Dan Michealson’s ‘Colourfield – Prelude’ is a Tease of A Great Record to Come

5 stars – you’ll never see a ‘score’ quite like this again.

Dan Michaelson has announced that his new album, Colourfield, will be released on the 24th of July on Village Green Recordings.

‘Colourfield – Prelude’ made its debut on Elizabeth Alker’s BBC Radio 3 show ‘Unclassified’, and is Michaelson’s first instrumental release for Village Green Recordings. Michaelson is no novice to instrumental pieces, having released Argument for Strings back in 2019 – another sweeping deluge of violin delight.

In my opinion, absolutely nothing tops a good instrumental piece. I’m a sucker for dramatic film scores, having been reared on a healthy mix of Gore Verbinski and Tim Burton films. So when I heard Dan Michaelson’s ‘Colourfield – Prelude’ I felt instantly drawn to it, it’s an inspiring piece, to say the least. Quite a different experience from an orchestra, to be sure, but this song undeniably has the same captivating hold over the listener. The track begins with a full-bodied bray from saxophones and then tapers off into a beautiful violin section. It’s five minutes and fifty seconds of orchestral magic and sounds like it should be in a film score of a sci-fi film. In fact, Michaelson has scored a documentary, in the shape of ‘The Luthier’, directed by Richard Jung.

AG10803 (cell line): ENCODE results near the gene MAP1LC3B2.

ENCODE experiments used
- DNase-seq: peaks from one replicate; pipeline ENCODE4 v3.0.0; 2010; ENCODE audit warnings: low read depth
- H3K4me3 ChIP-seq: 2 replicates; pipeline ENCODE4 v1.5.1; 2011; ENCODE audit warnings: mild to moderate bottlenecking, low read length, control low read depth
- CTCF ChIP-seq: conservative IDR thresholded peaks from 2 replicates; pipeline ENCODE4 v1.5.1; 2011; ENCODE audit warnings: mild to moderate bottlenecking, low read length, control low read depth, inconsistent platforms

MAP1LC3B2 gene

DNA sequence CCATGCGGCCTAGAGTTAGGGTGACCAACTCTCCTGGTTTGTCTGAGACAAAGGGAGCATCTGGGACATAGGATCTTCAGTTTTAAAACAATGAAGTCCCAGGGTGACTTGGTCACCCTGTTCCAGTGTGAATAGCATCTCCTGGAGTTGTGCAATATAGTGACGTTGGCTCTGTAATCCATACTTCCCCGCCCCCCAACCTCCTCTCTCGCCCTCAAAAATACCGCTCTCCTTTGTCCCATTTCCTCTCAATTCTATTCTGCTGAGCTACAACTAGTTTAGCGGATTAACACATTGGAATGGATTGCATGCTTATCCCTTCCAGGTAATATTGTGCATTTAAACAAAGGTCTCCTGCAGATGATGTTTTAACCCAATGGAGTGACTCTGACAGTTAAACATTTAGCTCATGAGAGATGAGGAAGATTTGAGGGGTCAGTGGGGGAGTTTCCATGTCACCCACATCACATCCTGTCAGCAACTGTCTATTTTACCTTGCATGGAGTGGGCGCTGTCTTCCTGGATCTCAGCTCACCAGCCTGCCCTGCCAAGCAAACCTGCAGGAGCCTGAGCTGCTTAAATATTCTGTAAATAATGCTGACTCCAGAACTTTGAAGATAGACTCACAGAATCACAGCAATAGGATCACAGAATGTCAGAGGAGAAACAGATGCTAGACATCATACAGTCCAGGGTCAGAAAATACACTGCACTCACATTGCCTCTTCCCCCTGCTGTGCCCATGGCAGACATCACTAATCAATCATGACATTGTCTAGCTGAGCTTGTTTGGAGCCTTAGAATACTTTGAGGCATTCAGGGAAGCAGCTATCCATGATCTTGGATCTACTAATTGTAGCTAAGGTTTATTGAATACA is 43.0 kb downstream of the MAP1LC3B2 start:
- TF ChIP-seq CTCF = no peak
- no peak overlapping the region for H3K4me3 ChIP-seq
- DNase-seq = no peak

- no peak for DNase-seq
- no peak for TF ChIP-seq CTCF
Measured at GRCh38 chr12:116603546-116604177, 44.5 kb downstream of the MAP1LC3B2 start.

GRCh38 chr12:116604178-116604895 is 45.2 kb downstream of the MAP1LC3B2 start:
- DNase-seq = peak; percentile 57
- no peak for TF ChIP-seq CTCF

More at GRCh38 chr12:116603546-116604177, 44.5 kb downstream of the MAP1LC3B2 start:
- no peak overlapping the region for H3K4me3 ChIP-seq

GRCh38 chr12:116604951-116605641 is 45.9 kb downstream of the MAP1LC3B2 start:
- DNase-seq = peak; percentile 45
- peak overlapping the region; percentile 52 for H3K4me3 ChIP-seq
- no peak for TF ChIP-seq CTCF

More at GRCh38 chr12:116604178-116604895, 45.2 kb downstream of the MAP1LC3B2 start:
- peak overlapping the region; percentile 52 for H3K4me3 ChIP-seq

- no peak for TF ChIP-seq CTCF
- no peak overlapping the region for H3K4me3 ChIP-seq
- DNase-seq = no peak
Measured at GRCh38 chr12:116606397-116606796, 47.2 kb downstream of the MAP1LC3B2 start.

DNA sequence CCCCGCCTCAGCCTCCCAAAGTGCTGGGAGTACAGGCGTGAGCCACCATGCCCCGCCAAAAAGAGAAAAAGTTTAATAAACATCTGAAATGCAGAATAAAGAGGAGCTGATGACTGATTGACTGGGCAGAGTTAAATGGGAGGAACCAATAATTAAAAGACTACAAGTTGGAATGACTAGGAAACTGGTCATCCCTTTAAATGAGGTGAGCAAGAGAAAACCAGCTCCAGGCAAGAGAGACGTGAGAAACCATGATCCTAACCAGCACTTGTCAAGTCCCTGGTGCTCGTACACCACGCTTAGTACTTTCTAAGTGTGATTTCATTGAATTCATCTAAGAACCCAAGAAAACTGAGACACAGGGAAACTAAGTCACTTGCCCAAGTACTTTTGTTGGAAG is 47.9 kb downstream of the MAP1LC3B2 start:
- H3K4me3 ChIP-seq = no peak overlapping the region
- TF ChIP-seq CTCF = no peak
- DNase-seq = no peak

Watch the documentary here, to see Michaelson demonstrating great use of his violin-orientated proficiencies.

 

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Of ‘Colourfield – Prelude’, Michaelson explained:

“The hope is to be lost in it, to get to the other side with no memory of where you set out from”.

I feel this is really accurate, as the piece seems almost hypnotic; the distorted rumble paired with Galya’s ethereal violin creates an other-worldly feel to the score. It truly is a majestic piece. Michaelson noted that the choice for an instrumental piece was due to the fact that “everyone gets tired of the sound of their own voice sometimes”. Whilst ‘Colourfield – Prelude’ may not have vocals as such, it speaks volumes about Michaelson’s amazing capabilities as a musician.

To create this spellbinding track, Michaelson teamed up with Robert Ames, an illustrious British conductor, and Galya Bisengalieva, a violinist and composer. Michaelson has said their collaborative way of working was “very similar to being in a band, just with less wrong notes”. Ames’ recent, and rather impressive collaborations include Vivienne Westwood, Alexander McQueen, Frank Ocean, and Labrinth. Galya has also had her share of prestigious collaborations, working to create a piece for Alexander McQueen whilst in lockdown.

 

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New Music out Today. Cross streams as they say… link in bio.

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I absolutely love the range in this track. The saxophone drones, and the “slowly unfolding sound mass” collides into a perfect symphony, teasing what I expect to be a fantastic album.

I can’t wait to hear Michaelson’s Colourfield, but for now, at least I have his glittering discography to tide me over. Listen below:

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